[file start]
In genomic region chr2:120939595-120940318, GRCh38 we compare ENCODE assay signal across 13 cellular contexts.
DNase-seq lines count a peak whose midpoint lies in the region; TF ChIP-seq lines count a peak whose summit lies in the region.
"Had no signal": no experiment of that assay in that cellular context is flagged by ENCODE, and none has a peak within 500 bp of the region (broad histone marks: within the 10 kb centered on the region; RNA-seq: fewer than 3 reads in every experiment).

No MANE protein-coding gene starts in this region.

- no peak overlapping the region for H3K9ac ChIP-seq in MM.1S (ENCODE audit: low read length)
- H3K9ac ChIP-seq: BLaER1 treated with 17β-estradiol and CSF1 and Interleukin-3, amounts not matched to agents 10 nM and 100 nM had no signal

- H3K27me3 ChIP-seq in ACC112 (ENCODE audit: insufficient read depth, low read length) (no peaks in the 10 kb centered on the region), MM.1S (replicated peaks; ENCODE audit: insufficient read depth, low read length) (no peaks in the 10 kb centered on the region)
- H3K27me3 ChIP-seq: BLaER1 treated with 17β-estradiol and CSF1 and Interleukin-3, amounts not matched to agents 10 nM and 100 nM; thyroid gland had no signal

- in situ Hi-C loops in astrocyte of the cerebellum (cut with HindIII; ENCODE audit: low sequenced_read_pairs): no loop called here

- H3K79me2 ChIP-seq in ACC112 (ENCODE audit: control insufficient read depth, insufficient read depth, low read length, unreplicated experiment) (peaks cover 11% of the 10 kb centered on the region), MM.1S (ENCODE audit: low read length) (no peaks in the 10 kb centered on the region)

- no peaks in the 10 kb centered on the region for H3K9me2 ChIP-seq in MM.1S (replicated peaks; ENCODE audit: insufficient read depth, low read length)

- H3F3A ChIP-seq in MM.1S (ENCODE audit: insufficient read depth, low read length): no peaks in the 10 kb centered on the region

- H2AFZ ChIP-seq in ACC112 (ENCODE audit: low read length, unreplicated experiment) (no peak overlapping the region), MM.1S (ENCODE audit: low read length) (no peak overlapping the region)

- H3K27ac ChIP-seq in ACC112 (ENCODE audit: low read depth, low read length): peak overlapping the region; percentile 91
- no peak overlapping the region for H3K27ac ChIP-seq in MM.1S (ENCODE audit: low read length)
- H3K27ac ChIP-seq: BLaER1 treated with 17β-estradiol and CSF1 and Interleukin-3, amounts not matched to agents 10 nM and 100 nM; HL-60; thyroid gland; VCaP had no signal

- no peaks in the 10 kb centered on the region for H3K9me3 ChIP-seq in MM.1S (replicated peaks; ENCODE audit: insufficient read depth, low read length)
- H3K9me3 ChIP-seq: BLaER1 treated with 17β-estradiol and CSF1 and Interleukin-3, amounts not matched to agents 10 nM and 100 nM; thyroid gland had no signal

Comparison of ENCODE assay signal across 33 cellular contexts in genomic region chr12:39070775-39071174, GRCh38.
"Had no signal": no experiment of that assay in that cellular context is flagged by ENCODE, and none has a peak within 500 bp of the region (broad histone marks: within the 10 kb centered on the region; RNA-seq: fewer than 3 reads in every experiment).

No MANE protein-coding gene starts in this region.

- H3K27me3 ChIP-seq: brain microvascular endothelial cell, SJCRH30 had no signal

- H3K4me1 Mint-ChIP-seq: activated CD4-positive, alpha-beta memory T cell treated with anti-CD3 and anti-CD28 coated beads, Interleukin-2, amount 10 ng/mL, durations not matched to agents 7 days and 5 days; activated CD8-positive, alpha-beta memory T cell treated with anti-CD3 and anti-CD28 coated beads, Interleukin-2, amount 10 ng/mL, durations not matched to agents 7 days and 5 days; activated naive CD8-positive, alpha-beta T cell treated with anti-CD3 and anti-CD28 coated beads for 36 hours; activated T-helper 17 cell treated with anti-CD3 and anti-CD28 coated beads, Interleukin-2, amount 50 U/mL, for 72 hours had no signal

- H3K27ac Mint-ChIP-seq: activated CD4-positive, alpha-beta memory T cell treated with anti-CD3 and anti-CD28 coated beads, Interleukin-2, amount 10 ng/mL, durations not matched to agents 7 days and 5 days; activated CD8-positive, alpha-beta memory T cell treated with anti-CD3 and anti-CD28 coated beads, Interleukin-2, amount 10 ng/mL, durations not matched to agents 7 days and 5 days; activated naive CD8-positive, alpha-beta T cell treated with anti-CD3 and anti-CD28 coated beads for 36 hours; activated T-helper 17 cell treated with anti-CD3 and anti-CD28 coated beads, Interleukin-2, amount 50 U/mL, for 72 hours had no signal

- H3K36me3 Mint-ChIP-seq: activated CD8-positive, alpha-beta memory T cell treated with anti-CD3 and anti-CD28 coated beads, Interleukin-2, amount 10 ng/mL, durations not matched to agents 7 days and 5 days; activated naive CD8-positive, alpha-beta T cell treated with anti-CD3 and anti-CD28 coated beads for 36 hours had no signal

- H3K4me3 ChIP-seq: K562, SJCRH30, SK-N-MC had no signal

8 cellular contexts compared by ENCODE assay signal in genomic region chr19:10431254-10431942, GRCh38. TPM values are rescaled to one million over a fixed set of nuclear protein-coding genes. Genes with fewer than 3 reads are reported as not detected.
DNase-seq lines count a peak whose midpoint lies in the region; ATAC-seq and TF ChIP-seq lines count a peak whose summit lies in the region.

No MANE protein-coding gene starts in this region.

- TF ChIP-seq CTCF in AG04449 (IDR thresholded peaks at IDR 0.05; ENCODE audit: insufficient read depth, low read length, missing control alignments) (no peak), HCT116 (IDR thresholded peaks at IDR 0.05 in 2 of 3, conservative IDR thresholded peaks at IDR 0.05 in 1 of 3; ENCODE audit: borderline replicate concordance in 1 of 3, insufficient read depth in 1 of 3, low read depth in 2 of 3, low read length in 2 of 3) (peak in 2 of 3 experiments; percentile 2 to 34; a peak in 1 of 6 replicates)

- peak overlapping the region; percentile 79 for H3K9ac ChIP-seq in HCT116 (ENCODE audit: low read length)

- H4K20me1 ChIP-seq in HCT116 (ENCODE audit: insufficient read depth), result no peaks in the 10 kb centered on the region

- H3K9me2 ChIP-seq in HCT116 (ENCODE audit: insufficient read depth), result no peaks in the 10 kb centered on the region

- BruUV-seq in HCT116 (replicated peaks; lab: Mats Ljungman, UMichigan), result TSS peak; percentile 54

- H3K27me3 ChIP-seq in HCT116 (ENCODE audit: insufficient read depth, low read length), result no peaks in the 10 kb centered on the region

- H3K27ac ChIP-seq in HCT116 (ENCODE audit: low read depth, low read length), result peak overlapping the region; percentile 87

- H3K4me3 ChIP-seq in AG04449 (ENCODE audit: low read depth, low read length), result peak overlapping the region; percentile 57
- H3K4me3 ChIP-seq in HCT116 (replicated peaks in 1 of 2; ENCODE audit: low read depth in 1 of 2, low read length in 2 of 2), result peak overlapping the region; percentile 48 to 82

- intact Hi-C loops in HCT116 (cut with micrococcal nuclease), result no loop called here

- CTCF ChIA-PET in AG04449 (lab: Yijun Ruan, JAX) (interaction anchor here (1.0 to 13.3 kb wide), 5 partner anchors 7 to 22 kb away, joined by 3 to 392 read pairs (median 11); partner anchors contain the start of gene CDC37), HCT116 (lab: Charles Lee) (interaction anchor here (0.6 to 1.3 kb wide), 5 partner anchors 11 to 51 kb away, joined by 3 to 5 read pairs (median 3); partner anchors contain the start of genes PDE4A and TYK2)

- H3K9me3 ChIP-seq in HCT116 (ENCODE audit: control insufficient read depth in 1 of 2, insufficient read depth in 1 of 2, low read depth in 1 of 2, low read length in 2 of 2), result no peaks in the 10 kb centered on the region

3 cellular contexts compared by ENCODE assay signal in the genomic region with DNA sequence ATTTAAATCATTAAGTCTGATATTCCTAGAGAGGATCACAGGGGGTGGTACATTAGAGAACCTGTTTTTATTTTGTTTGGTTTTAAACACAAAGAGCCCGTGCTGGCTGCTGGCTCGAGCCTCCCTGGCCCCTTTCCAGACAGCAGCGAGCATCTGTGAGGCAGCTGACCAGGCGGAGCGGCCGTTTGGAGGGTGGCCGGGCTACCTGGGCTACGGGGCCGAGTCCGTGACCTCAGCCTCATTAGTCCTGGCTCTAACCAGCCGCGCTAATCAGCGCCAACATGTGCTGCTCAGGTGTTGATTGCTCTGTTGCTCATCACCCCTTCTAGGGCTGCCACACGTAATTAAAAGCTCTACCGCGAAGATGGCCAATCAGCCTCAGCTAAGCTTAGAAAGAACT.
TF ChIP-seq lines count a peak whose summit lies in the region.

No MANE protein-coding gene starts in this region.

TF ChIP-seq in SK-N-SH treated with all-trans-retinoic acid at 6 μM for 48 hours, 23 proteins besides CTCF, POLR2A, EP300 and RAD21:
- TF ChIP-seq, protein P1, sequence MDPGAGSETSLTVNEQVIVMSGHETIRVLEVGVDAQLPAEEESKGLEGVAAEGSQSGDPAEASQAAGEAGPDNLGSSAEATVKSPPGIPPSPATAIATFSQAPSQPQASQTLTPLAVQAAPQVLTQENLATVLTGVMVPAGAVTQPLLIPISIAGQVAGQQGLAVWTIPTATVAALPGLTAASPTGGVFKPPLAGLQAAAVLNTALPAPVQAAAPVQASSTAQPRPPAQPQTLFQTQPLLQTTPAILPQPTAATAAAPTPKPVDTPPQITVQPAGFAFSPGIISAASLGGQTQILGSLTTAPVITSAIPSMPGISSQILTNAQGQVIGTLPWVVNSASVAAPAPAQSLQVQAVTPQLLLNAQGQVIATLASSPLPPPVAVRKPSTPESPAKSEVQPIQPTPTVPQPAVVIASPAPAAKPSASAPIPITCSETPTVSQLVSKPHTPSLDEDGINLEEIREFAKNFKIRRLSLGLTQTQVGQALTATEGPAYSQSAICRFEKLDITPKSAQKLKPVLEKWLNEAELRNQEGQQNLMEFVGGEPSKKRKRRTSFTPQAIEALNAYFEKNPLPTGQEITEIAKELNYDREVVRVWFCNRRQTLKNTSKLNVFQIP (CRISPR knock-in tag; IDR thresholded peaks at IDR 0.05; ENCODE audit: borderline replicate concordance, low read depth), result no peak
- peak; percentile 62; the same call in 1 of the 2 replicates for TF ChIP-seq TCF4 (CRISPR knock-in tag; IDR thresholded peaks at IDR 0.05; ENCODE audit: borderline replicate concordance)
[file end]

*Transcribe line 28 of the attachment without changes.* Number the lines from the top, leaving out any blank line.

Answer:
DNase-seq lines count a peak whose midpoint lies in the region; ATAC-seq and TF ChIP-seq lines count a peak whose summit lies in the region.